Let me explain: When Disney Animation released The Little Mermaid in 1989, they ushered in an era known as the "Disney Renaissance". The films that followed - Beauty and the Beast, Aladdin and The Lion King - made Disney Animation the king of animation once again and they seemed to be able to do no wrong. Each film brought raving reviews, lots of awards and huge stacks of money. When The Lion King smashed the box office in 1994, Disney Animation had reached its peak. There were nowhere to go but down. That didn't meant they were going "downhill", but that they simply had to experience a "decline". When Pocahontas arrived in 1995, it was met with a more lukewarm reception and less box office revenue than its immensely successful predecessor. The following films - The Hunchback of Notre Dame, Hercules, Mulan and Tarzan - continued that trend, but were still successful and remain warmly regarded by audiences. Disney Animation did go more drastically downhill shortly after, but that was after the Renaissance and is another story.
What I'm trying to say is that, in my opinion, Toy Story 3 is Pixar's Lion King; they reached their peak, both critically and financially, in 2010. Now, there was no way Cars 2 would've surpassed TS3, so the decline was inevitable. Now, I'm the first to acknowledge that Cars 2 is a flawed film and that it has many issues, but I also think that it didn't deserve the kind of bad reception and bad reputation that it earned. After all, we've seen far worse animated films that have received passing grades. True, Pixar had "spoiled" us with fantastic storytelling and taught us to expect nothing but perfection from them. Maybe that's why, when they don't deliver exceptional films, we are particularly harsh with them. Both Brave and Monsters University delivered solid entertainment that's a cut above the rest of the studios (perhaps not WDAS, but still solid). Critics and some parts of the audience have scorned Pixar for "playing it safe" and not being as daring as they were in the past. I beg to differ. Brave was Pixar's first fairy tale and one that focused on a mother-daughter relationship instead of a princess-prince one. In this film, the story is not about the princess finding true love but instead finding a way to communicate and strengthen the bond with her mother. I think that's a pretty unique story, but people said the studio were becoming "too Disney". Monsters University has been scorned because it reflects "Pixar's lack of ambition", but I think that doing a prequel is a pretty ambitious and daring move. They've could have easily made a sequel recycling the story of the original film, but instead they created a whole new universe with characters we already love, and the result was a spectacularly animated film filled with warmth and excellent humour. How many good prequels can you name? Not many, right? And still, the fact that Pixar did a prequel (even if it is an excellent one) is used as an argument against them.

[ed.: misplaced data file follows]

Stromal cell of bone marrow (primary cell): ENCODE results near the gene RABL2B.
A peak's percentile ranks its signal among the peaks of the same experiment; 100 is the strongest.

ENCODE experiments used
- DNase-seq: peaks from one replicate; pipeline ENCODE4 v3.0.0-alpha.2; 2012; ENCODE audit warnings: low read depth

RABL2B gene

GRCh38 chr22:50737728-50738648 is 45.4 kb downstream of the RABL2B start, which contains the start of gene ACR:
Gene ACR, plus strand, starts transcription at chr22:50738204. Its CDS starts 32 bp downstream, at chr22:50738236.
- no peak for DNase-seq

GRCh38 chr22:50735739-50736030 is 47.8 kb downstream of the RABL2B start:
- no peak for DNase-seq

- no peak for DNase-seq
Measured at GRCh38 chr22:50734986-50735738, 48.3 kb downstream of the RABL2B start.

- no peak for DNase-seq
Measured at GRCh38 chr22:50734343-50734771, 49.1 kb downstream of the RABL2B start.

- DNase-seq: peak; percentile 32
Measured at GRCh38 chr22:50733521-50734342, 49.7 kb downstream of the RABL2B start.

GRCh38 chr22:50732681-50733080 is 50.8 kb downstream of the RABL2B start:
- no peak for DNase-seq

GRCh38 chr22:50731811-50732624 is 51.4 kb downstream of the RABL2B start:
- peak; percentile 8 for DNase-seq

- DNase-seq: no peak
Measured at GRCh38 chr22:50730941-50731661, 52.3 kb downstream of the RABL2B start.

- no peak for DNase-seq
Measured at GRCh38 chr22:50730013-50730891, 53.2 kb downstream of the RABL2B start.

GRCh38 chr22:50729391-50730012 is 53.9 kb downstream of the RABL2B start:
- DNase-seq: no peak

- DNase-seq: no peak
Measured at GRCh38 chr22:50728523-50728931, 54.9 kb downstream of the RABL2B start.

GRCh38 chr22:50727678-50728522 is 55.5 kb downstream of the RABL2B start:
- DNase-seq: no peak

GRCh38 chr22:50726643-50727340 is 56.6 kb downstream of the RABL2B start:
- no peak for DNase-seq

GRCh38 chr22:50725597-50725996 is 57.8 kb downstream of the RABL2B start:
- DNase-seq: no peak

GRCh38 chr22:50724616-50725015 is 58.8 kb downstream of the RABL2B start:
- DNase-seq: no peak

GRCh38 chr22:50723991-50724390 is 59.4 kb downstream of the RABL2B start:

Perhaps Pixar has not delivered instant classics like Up or Ratatouille in recent years but to say they are going "downhill" or that they lost their "magic" is something completely ridiculous. Yes, maybe they're going through a slight "decline" in their current output but I'm completely confident that they'll never go completely down (they haven't done something like Chicken Little now, have they?) and very soon everybody will be saying "Pixar is back" (something I'll find hilarious when it happens). As for the "sequel problem", The Good Dinosaur and Inside Out are coming in 2014 and 2015 respectively and Ed Catmull has recently said that they are scaling down on sequels. So there you go, folks, nothing to worry about. Perhaps Pixar is not at the very top right now, but even in "decline"-mode, they still are far better than any other studio in the market. Because, ladies and gents, unlike most animation studios, Pixar do care about us, the audience.